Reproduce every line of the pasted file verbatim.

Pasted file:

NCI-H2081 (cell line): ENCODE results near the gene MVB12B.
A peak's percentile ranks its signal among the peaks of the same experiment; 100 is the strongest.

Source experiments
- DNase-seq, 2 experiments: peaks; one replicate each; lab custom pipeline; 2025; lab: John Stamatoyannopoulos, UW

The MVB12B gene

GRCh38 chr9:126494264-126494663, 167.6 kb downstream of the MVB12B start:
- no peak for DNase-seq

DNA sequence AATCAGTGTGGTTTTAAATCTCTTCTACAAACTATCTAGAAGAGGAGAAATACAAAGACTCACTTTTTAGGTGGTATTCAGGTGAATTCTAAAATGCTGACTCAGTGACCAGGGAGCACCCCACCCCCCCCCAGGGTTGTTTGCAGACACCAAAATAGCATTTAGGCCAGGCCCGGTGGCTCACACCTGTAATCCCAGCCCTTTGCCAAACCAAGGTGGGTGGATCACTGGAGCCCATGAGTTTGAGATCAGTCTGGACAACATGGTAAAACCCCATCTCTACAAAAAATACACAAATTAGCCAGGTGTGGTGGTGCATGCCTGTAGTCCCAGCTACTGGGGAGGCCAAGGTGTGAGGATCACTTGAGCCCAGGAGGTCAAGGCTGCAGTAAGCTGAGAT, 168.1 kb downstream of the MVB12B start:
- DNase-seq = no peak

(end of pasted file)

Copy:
NCI-H2081 (cell line): ENCODE results near the gene MVB12B.
A peak's percentile ranks its signal among the peaks of the same experiment; 100 is the strongest.

Source experiments
- DNase-seq, 2 experiments: peaks; one replicate each; lab custom pipeline; 2025; lab: John Stamatoyannopoulos, UW

The MVB12B gene

GRCh38 chr9:126494264-126494663, 167.6 kb downstream of the MVB12B start:
- no peak for DNase-seq

DNA sequence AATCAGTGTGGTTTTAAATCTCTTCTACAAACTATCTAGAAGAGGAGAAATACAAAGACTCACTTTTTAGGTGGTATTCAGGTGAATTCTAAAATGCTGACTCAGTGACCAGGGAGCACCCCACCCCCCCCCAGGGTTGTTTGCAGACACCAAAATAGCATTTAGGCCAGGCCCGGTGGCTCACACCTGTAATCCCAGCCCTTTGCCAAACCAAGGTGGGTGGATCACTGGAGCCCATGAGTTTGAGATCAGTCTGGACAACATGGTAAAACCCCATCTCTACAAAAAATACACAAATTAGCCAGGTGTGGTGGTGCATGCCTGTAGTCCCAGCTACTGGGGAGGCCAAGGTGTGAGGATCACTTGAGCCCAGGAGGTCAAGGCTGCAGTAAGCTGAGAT, 168.1 kb downstream of the MVB12B start:
- DNase-seq = no peak